The replication assay was performed with the above-described infection protocol at MOI 10, 50 and 100. Jurkat T-cells were harvested 1.5 h and 4 days post-infection. Pellets and supernatants were collected and separately freeze-thawed three times, and subsequently, pellets were reconstituted in medium to equal volumes, as present in the supernatants. After 48 h, A549 cells were fixed with ice-cold methanol, and the Ad Rapid Titer plaque-forming assay (Clontech, Saint-Germain-en-Laye, France) was performed according to manufacturer's protocol. Experiments were performed twice, in triplicates.

2.4. T-Cell Migration Assays

Suspensions of 1 × 106 cells/ml Jurkat T-cells in RMPI were prepared. Cells were infected with Delta24-RGD dilutions at an MOI of 10, 50 and 100 in 1 mL of serum free RPMI. Cells were incubated for 2 h and subsequently washed twice with serum supplemented RPMI and incubated for another 2, 24 or 48 h. Hereafter, 5 × 105 cells were inserted onto matrigel-coated transwell chamber inserts with 5-μm pores (Corning Inc., Amsterdam, The Netherlands). Cells were allowed to migrate into the bottom compartment for 12 h, after which cell numbers were quantified by performing a Cell Titer GLO viability assay (Promega, Leiden, The Netherlands) according to the manufacturer’s instructions. Experiments were performed twice, in duplicates.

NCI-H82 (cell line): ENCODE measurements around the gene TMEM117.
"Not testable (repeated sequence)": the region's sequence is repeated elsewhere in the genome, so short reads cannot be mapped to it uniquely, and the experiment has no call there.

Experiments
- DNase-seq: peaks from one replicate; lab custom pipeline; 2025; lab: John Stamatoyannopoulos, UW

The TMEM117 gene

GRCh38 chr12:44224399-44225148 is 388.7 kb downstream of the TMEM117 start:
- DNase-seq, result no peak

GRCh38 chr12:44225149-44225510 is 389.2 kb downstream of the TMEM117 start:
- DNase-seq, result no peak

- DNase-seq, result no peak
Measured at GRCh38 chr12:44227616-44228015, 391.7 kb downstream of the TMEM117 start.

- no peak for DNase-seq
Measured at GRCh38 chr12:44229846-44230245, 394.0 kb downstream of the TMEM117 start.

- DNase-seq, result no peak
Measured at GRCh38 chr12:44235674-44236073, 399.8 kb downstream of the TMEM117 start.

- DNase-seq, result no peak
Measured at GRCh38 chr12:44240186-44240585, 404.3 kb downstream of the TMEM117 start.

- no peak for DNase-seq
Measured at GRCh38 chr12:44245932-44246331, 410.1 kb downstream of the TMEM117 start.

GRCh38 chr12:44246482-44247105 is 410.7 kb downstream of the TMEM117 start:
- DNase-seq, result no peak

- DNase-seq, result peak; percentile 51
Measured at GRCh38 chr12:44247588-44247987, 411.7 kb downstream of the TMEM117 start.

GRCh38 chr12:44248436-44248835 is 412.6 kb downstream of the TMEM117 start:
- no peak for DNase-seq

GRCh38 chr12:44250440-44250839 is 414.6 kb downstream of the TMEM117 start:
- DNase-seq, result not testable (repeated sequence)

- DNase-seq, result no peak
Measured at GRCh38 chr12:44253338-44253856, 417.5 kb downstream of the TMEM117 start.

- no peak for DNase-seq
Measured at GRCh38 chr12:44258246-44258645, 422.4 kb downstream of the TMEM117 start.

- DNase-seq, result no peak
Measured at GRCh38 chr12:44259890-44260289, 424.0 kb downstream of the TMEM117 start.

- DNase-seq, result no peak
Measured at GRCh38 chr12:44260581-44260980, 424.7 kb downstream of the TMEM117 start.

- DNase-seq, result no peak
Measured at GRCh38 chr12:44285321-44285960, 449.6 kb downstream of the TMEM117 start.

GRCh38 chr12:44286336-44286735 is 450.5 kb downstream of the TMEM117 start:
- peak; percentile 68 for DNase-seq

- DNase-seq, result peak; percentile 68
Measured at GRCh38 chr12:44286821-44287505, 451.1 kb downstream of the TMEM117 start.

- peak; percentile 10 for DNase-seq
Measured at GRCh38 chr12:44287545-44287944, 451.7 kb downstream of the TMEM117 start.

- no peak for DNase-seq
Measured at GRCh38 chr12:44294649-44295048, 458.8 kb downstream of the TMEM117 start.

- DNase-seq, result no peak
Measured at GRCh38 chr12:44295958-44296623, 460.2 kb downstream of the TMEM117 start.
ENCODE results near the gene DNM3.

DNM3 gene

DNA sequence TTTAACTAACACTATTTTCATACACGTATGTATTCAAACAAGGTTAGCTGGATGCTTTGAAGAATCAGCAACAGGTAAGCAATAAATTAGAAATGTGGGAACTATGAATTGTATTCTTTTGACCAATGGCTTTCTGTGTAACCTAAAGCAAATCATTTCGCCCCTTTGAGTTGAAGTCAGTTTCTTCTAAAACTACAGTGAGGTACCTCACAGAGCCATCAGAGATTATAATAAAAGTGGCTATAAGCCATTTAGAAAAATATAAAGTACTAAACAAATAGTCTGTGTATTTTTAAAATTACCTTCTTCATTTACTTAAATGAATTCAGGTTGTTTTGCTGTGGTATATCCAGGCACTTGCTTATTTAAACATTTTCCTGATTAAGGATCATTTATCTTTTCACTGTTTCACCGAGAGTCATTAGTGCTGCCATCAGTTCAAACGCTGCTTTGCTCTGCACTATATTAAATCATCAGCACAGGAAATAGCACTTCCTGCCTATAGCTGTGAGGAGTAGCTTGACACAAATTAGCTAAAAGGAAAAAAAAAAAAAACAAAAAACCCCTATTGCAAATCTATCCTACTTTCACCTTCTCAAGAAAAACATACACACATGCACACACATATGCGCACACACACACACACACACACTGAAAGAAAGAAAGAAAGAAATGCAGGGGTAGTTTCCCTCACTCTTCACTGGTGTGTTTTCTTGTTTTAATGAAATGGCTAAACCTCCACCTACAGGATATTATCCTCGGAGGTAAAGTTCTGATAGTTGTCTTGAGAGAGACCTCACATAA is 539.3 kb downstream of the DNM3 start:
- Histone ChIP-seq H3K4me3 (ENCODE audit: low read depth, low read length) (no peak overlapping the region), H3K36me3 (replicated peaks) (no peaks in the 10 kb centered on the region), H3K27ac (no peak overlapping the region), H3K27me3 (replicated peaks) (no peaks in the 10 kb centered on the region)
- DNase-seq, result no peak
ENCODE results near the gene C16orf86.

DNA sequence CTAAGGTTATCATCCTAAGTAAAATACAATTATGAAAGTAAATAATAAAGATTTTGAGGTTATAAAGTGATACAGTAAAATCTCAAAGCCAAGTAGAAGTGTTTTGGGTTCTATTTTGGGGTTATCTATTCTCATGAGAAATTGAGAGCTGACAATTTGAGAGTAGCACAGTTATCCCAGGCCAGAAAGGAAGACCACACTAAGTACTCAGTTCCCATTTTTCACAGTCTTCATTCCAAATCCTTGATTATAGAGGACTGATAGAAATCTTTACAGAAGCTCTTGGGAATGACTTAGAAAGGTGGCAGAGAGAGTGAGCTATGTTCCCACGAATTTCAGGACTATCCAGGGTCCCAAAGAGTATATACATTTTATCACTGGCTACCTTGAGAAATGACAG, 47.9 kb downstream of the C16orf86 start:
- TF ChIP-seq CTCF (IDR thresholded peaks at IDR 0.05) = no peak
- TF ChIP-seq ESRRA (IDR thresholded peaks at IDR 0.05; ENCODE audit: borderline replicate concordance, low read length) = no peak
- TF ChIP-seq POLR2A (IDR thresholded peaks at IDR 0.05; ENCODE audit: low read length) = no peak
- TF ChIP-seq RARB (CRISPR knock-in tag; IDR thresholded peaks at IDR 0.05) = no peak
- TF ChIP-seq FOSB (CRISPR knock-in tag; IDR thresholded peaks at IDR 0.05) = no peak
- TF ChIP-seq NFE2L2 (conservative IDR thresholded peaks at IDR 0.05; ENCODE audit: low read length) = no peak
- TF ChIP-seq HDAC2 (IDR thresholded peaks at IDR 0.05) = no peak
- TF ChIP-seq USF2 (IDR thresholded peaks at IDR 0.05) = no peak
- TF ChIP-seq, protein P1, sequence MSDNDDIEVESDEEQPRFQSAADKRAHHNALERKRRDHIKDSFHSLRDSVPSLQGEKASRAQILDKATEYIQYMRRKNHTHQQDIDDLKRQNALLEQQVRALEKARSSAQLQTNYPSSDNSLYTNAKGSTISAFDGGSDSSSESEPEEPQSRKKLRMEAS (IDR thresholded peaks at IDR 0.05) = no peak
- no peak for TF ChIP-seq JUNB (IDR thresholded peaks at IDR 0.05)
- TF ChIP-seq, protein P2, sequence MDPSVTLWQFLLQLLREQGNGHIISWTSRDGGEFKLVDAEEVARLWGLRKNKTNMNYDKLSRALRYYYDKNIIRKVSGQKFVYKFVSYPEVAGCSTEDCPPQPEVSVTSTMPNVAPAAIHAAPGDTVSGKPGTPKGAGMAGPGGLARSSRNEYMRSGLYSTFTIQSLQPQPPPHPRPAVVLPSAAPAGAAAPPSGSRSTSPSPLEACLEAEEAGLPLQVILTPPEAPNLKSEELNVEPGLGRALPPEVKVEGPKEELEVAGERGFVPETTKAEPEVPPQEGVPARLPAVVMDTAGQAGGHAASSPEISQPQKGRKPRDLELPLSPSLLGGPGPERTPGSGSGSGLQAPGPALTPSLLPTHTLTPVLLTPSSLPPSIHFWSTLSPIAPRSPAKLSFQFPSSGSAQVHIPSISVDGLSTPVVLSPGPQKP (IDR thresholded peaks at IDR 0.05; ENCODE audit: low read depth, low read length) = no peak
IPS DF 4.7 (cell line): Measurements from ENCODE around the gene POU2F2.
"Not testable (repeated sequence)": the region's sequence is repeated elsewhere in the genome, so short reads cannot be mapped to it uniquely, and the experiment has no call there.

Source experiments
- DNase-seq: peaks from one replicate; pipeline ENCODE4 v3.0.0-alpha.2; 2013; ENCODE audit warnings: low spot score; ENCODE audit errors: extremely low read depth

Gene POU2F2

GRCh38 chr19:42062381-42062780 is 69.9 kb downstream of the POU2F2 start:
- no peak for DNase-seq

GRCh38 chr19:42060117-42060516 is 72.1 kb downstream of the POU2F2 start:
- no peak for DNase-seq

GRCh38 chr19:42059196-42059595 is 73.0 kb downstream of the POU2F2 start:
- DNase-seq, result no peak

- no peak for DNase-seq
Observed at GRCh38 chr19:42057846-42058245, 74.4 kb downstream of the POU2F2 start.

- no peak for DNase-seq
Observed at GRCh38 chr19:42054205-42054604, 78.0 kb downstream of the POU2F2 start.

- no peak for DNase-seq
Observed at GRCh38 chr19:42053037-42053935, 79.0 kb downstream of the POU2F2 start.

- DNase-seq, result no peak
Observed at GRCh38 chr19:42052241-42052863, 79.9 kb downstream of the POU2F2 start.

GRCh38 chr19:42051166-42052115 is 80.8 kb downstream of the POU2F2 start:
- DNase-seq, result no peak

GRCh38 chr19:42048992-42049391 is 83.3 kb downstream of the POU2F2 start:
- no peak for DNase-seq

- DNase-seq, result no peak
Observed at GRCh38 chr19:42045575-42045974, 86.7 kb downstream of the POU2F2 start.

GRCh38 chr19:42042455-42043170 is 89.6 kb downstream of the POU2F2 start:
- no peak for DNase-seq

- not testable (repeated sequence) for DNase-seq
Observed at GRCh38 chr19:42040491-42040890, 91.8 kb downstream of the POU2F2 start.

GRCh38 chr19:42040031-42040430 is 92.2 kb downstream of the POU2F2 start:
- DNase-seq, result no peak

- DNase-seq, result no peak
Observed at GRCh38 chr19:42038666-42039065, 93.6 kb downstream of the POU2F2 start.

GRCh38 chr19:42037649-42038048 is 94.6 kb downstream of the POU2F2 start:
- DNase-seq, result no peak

2.5. In Vivo Experiments

All animal experiments were performed in accordance with the local Animal Ethical Committee, Erasmus MC Rotterdam. Experiments were performed on 10–12-week-old NOD-SCID (Non-obese diabetic severe combined immunodeficient) female mice (strain C.B-17/IcrHantmhsd-Prkdcs), Harlan, (Horst, The Netherlands). On Day 0, intra-striatal injections of 5 × 104 MGG8-Fluc-Mcherry cells were performed as described previously [34]. In short, a burr hole was drilled 2.5 mm lateral and 0.5 mm anterior to the bregma, through which 5 × 104 MGG8-Fluc-Mcherry cells in 5 µL PBS were injected at a depth of 3 mm. After 14 days, mice were treated with intratumoral injections through the previously established burr hole. Treatment consisted of 5 µL PBS, Delta24-RGD 5 × 106 IUs in 5 µL PBS or 5 × 104 Jurkat T-cells infected with MOI 100 Delta24-RGD in 5 µL PBS. Jurkat T-cells were incubated in Delta24-RGD (MOI-100) 2 h prior to intratumoral injections. Mice were sacrificed upon symptoms of tumor burden or when more than 20% weight loss occurred.